`"You can't blame a fella for kissing the prettiest girl in New York, can you, sister?" Sam's grin was anything but apologetic.
Evie brought her knee up quickly and decisively, and he dropped to the floor like a grain sack. "You can't blame a girl for her quick reflexes now, can you, pal?"'
No, no, don't worry - I don't base my judgements on whether or not a character is awesome because she can roundhouse kick a man into submission, but Evie's conduct just before is quite amusing, saying she's coming to New York to be a nun, getting more and more irritated with Sam's advances. She's also confident and charismatic, able to charm the socks off anyone she sees, like T.S. Woodhouse, the young journalist investigating the Pentacle Killings and receiving tips on the sly from her as she smirks and basks in the attention. What's this? A three-dimensional female character in a YA novel who doesn't turn to putty in the hands of love interest #1 or #2, who knows she's anything but plain and has her head seriously screwed on despite her public appearance as a featherbrained flapper? YES.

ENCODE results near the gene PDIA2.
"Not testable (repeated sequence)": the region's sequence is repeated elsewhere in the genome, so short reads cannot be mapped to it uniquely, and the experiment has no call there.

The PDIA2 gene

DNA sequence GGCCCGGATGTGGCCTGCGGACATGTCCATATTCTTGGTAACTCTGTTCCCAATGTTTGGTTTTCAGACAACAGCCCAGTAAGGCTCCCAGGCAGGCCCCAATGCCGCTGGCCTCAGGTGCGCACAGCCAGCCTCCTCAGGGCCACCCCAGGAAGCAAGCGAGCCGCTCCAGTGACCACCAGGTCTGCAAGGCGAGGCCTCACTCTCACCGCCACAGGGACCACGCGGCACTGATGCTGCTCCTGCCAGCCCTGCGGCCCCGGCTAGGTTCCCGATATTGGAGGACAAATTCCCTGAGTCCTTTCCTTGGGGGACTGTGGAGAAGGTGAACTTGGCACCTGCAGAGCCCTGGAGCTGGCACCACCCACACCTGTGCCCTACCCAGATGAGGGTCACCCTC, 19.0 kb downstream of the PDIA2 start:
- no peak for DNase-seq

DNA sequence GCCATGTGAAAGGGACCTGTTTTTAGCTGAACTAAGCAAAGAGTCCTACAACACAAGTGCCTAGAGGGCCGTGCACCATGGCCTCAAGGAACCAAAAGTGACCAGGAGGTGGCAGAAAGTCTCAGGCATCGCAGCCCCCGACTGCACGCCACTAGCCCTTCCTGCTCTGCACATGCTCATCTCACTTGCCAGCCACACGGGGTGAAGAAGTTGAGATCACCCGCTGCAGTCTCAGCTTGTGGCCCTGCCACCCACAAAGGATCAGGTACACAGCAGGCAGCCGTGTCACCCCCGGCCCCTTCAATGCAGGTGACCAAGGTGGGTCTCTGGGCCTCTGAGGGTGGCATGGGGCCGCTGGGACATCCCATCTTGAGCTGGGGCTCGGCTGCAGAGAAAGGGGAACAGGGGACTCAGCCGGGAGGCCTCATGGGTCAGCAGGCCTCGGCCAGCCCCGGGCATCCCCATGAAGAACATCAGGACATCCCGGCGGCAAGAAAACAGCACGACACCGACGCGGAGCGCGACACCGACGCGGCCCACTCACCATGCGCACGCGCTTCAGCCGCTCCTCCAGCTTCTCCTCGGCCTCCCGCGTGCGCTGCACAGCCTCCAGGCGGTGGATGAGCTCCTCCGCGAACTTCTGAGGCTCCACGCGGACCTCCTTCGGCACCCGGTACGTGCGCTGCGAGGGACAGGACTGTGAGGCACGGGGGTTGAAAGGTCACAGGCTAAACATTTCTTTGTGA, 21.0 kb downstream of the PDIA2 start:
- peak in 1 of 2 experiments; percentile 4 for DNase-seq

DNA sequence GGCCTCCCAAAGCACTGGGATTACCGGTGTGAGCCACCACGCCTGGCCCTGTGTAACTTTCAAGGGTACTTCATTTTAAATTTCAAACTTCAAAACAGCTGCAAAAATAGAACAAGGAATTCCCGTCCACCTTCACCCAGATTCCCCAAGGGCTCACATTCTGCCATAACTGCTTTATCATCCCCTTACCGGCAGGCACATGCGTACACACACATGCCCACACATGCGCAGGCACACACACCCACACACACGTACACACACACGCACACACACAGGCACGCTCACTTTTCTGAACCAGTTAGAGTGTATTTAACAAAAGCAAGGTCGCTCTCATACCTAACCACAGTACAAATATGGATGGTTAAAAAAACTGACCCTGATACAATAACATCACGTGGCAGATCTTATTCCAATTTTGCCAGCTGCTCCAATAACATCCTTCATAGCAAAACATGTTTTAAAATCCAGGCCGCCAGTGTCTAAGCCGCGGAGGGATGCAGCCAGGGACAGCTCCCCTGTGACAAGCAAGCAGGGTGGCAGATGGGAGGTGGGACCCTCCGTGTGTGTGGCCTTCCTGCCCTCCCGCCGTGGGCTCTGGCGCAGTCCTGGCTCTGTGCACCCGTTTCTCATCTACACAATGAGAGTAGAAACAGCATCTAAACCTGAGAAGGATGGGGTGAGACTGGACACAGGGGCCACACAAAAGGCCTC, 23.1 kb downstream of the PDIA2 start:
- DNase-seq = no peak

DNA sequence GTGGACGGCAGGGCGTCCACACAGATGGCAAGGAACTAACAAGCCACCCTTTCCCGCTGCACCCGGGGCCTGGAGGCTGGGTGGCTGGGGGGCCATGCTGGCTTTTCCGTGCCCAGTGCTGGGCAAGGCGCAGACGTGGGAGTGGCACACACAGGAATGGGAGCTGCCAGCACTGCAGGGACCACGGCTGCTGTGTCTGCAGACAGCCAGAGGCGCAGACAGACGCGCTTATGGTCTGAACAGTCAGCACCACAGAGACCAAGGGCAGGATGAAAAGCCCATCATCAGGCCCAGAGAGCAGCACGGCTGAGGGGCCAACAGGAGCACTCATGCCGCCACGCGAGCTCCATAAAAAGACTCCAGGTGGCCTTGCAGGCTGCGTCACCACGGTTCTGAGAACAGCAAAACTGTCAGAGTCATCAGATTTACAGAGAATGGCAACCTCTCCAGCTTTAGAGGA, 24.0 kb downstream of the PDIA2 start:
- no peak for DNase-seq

The main plot of The Diviners revolves around.... well, the Diviners. These are people with special psychic powers, who seem to have all gathered in New York. In fact, towards the end of the book, the main murder mystery takes a backseat, as clues are divulged more and more, leading to a rather satisfying ending with the promise of a brilliant sequel.
While it is satisfying in that regard, I had been following the Pentacle Killings. You know, Naughty John, the ghost who is ritually murdering people in exceedingly gruesome and terrifying ways? Who whistles and sings whilst he's hacking people to bits? (The multiple viewpoints angle this novel has is really quite good - I really loved getting to know certain characters, and the heightened sense of fear and panic that follows when you read them hearing that peculiar whistling or that singing. No! Not poor Ruta! Not poor little Tommy!)